The Videos, Raw and Honest

I’ve had a lot of compliments on our videos and everybody wants to know: “Did you produce them yourselves?”

Ah, yeah.

The second question comes up is ‘are they live’ and, then, ‘how’.

Here’s the process:

The master sound track is recorded to computer via the magic of electronica, through one of several varieties of condenser mic (headset, mounted, or suspended) or from the pickup inside Forrest’s guitar to the computer with a few mysterious pieces of equipment in between, namely, two soundboards, two POG2s, two Digitech RP1000 effects units, and a 404HD by Behringer. This allows us to somewhat avoid any environmental noise being captured to the track, providing we do it during quiet hours when the trains aren’t coming through every few minutes. (Train rumbles and their horn noise is, in our set-up, nigh on impossible to eradicate). Of course, because I am live mic’d with a condenser mic that loves to pick up key sounds from the flute and my breathing (and any cat walking across the floor), those sounds are just an immutable part of the experience.

The video captures on camera also catch the sound, unless we turn it off. Because of stuff too technical for me to get my brain around, sound lags the visual on video capture, destroying sync. So sound is recorded separate from video capture, which complicates my job as the video compiler.

So, session done, Forrest does post-processing on the audio that was laid to the computer while I get to start pulling the raw footage.

Forrest can get the audio finalized a lot faster than I can compile the video, which requires me to sort through the various camera angles, deciding what goes where, snipping out the parts we’ll use, then pulling them into the program that actually compiles them. Forrest can usually get the audio processed in hours, while my job takes me days upon days to complete unless it’s something simple like our tribute to Chris Cornell, “Black Hole Sun”.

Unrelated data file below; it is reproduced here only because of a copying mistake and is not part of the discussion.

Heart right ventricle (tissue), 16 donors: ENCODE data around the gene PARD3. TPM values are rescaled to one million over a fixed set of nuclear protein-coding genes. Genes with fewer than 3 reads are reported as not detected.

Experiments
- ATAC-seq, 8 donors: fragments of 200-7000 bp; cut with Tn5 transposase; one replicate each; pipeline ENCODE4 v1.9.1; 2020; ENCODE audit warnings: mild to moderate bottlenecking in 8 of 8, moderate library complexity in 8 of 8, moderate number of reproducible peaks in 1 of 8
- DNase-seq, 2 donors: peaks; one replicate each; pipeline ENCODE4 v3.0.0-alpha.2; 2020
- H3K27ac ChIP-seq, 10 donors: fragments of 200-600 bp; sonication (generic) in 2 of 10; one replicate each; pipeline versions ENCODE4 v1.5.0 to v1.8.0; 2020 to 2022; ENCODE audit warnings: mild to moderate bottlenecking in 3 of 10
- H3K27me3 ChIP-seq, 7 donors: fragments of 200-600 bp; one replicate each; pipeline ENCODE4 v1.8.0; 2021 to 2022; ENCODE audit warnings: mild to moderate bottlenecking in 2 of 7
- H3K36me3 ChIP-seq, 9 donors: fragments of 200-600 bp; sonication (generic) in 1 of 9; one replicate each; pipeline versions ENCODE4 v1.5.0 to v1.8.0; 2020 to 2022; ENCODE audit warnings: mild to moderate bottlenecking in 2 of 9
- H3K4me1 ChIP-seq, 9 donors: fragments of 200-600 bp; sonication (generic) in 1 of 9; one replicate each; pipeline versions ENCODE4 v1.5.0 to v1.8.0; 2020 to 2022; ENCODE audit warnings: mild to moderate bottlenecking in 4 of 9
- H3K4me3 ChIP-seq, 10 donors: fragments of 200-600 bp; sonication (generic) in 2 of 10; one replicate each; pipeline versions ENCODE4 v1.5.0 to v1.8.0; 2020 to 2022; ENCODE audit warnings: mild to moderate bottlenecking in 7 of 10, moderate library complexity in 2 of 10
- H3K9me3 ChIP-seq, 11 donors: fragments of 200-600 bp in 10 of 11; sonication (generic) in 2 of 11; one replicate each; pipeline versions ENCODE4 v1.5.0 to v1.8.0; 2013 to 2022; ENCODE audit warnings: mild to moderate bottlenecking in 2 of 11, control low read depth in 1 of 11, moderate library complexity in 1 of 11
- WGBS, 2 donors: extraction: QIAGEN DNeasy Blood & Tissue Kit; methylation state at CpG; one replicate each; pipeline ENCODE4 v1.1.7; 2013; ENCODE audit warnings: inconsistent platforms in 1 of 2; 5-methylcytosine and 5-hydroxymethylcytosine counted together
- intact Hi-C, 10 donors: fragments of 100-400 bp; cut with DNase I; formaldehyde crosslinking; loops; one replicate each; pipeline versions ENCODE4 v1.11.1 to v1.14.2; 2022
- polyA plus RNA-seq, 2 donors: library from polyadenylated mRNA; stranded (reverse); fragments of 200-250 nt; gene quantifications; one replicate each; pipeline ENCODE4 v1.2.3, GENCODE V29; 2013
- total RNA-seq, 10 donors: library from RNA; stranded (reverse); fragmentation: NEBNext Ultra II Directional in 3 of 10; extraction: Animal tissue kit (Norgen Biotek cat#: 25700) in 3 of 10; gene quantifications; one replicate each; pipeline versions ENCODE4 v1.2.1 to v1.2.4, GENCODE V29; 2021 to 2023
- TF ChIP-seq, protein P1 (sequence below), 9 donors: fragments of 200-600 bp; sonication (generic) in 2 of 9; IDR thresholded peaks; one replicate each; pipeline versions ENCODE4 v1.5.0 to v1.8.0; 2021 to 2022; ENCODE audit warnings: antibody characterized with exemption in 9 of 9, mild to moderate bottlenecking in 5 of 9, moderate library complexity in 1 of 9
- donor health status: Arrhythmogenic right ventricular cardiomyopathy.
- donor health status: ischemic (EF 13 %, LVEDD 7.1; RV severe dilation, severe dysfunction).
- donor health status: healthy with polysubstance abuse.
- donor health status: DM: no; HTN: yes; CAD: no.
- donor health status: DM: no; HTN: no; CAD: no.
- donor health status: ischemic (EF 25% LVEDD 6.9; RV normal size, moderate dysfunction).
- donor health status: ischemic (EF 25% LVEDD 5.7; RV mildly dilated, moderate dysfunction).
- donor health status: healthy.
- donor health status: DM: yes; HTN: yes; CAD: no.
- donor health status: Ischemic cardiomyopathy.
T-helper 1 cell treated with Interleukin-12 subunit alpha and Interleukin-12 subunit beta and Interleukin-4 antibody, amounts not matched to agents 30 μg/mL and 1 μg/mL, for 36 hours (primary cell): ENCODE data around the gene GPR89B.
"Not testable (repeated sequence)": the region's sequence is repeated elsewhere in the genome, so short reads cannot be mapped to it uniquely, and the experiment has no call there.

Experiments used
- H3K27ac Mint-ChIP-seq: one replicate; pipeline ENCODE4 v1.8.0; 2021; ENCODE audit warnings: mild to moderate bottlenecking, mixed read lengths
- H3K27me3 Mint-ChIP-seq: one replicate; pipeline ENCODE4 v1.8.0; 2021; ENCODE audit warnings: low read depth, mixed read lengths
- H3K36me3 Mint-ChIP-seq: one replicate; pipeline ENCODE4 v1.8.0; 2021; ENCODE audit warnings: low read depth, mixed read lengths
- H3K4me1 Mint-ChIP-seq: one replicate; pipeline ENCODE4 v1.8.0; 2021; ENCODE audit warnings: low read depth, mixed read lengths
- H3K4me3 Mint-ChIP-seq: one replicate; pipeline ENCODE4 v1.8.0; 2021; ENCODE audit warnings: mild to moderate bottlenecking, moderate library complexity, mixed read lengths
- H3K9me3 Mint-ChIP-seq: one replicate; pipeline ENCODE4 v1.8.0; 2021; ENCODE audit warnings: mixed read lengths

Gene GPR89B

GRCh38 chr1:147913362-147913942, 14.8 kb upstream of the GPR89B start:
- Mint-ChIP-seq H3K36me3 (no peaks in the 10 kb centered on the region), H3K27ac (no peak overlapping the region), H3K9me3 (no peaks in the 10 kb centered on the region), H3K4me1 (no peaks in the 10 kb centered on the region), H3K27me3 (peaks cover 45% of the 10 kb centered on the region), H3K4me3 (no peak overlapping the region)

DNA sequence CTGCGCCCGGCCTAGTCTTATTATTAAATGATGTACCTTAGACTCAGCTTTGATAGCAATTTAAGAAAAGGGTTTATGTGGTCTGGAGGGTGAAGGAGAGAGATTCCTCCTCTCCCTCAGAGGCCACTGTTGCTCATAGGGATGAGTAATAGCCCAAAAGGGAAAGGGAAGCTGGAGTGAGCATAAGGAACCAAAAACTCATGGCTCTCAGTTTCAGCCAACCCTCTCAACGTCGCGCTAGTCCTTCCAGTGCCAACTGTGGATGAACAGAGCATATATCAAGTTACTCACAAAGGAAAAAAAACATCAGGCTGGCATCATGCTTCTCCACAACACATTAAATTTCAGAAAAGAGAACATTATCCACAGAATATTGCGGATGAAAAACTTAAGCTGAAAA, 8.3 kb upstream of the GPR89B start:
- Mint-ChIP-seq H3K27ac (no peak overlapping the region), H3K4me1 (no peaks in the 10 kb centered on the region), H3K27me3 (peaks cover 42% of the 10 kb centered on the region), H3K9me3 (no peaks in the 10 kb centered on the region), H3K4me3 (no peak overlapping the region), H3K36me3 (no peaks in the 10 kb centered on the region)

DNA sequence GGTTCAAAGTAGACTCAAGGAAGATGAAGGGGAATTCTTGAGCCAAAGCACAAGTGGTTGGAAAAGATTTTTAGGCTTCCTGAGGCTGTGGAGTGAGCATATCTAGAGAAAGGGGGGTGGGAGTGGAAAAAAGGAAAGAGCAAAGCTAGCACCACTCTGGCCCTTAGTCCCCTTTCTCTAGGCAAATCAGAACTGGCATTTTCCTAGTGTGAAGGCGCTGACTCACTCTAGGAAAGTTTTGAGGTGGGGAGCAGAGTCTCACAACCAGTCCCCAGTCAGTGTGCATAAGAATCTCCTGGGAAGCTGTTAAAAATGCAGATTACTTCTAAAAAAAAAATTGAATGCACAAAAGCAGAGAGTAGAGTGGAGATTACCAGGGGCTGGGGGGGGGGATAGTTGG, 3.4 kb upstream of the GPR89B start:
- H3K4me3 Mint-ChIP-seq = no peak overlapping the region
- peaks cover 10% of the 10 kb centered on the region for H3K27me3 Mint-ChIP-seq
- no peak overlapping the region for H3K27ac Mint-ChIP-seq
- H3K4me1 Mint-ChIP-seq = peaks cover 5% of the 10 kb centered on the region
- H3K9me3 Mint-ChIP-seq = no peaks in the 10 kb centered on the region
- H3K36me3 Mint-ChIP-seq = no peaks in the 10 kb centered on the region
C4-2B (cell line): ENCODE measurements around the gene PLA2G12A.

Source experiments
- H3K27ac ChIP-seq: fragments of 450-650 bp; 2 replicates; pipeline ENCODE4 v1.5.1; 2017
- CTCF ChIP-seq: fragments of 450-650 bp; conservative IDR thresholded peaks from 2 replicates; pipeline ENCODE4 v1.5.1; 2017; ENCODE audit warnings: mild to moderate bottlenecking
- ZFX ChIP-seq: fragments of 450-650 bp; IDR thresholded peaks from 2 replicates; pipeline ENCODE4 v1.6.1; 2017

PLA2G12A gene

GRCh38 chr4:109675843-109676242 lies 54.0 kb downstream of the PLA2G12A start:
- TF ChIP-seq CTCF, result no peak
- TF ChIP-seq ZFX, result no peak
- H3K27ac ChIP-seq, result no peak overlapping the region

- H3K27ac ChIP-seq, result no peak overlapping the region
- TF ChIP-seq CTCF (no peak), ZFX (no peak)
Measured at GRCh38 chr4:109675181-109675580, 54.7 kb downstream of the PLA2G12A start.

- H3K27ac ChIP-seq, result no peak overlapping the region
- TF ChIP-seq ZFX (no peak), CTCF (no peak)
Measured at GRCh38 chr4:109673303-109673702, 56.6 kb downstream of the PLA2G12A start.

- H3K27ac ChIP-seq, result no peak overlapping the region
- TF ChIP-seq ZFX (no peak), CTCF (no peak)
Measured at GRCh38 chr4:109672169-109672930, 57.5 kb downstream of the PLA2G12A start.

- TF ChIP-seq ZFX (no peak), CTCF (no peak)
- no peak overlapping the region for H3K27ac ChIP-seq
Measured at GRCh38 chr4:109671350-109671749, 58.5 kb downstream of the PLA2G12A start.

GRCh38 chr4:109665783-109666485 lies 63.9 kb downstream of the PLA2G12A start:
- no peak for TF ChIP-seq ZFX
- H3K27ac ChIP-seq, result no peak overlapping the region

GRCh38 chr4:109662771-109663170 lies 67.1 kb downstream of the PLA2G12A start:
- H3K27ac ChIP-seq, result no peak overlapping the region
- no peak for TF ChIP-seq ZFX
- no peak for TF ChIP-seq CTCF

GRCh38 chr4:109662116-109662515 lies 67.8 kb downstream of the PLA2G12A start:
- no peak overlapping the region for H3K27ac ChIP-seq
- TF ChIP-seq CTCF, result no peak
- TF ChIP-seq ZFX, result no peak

Laying the Tracks Today for Our First Official Album

not just a flute and a guitar - power-driven flute and electrified acoustic guitar, DLKeur and FWLineberry music
Today, with Forrest home for a week of much-needed vacation, the most they’ll allow him at one time, we’re laying the tracks for our first official album release. …At least, I think it will be our first album to be released, unless some sort of craziness happens and we get to do another release prior to this one’s set-in-stone release date. Because we’re using multiple voicing on some pieces, the tracks must be overdubbed. We usually record live, rather than overdubbing, but, because I’m playing both flute and harpsichord and Forrest is playing recorders and clarinets, along with guitar, well, without clones of ourselves or other musicians willing and capable of stepping in, overdubbing is what has to happen.

It’s an interesting process, much harder than playing live, because you have to implicitly match timing with the previously recorded track(s), not always an easy thing. In fact, not easy, at all for me who is used to syncing with other musicians in the moment.

I’ll keep you all posted on progress as we begin the long process of laying piece after piece, up to twenty in all, for what sounds, so far, to my ear, anyway, like an amazingly glorious album of Forrest’s arrangements of some traditional, but universally beloved music.